Rainforest And Indigenous Peoples


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Rainforest And Indigenous Peoples

  1. 1. Indigenous and forest peoples’ rights according to international agreements and their implications for international climate policies By Asbjørn Eide Professor emeritus, Norwegian Centre for Human Rights First Chairman, UN Working Group on Indigenous Peoples’ Righs (1982 -)
  2. 2. Purpose of the presentation <ul><li>Emphasizing the importance of indigenous peoples’ rights in climate policy negotiations and agreements. </li></ul><ul><li>Illustrated by the threat of increasing demand for biofuel for transport, sought to be justified as a means of reduction of greenhouse gas emissions </li></ul><ul><li>Biofuel does not reduce GHG emission but is harmful for indigenous peoples </li></ul>
  3. 3. Indigenous peoples in international and national law <ul><li>The long struggle to get recognition for the rights of indigenous peoples </li></ul><ul><li>John Locke and the concept of property in land </li></ul><ul><li>Terra nullius? </li></ul><ul><li>Reversal: From Western Sahara 1975 to the Mabo case in Australia 1992, rejecting the terra nullius doctrine </li></ul>
  4. 4. Contemporary international law <ul><li>ILO convention 169, adopted 1989 </li></ul><ul><li>The UN Declaration on the Rights of Indigenous Peoples, September 2007 </li></ul><ul><li>The UN Permanent Forum on Indigenous Affairs </li></ul>
  5. 5. Who are the indigenous peoples? <ul><li>Those who descend from groups that lived traditionally in the region concerned before the borders of the state or of the colonial borders were drawn and before the arrivals of those who are presently dominant, </li></ul><ul><li>And who have maintained some or all of their traditions or customs </li></ul><ul><li>Self-identification as indigenous is an essential element in the definition of indigenous </li></ul><ul><li>Problems in recognition by states </li></ul>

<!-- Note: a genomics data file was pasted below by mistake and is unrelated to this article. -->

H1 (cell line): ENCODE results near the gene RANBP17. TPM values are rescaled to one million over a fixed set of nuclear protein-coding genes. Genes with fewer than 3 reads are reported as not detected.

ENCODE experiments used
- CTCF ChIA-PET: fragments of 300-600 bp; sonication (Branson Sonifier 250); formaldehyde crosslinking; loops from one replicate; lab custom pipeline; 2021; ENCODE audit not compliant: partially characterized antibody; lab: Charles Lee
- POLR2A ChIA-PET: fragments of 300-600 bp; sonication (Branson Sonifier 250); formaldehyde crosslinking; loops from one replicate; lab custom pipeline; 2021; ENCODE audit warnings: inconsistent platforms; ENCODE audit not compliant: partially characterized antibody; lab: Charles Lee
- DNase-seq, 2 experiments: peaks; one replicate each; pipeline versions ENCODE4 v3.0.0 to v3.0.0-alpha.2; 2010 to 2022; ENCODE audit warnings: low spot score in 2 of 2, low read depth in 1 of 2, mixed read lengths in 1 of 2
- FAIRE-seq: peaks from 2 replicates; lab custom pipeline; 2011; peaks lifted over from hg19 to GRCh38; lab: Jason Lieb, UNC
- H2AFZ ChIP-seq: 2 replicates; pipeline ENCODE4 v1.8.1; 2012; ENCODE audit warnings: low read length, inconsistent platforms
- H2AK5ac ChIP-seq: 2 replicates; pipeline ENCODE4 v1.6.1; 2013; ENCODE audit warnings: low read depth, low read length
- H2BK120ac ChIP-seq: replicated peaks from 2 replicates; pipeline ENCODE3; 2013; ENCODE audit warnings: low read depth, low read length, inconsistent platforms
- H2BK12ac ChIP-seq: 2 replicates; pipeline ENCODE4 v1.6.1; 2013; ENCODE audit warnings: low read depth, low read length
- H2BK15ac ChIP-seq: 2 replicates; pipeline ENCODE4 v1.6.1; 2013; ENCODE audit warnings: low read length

6. 6. Marginalisation and evictions of indigenous peoples <ul><li>Indigenous peoples are often evicted </li></ul><ul><li>Their customs concerning ownership and users’ rights often not respected </li></ul><ul><li>Land taken for plantations or for contract cash crop farming </li></ul><ul><li>Growing concern: Plantations for agrofuel </li></ul><ul><li>Large-scale development projects destroy livelihood for indigenous peoples </li></ul>
  7. 7. Hopes and fears on biofuel <ul><li>Hopes and expectations </li></ul><ul><ul><li>Reduce global warming??? </li></ul></ul><ul><ul><li>Delay and ameliorate the looming energy crisis??? </li></ul></ul><ul><ul><li>Providing improved agricultural income for smallholders??? </li></ul></ul><ul><li>Fears and concerns </li></ul><ul><ul><li>Land grab and deforestation, with partcilarly negative consequences for indigenous and forest people. Examples from Indonesia </li></ul></ul><ul><ul><li>Biodiversity reduction, other environmental harm </li></ul></ul><ul><ul><li>Negative impact on food security and the right to food </li></ul></ul>
  8. 8. UN Declaration: Prohibition of evictions; strengthening the right to land. <ul><li>Article 10: Indigenous peoples shall not be forcibly removed from their lands or territories. </li></ul><ul><li>Article 26. 1: Indigenous peoples have the right to the lands, territories and resources which they have traditionally owned, occupied or otherwise used or acquired . </li></ul>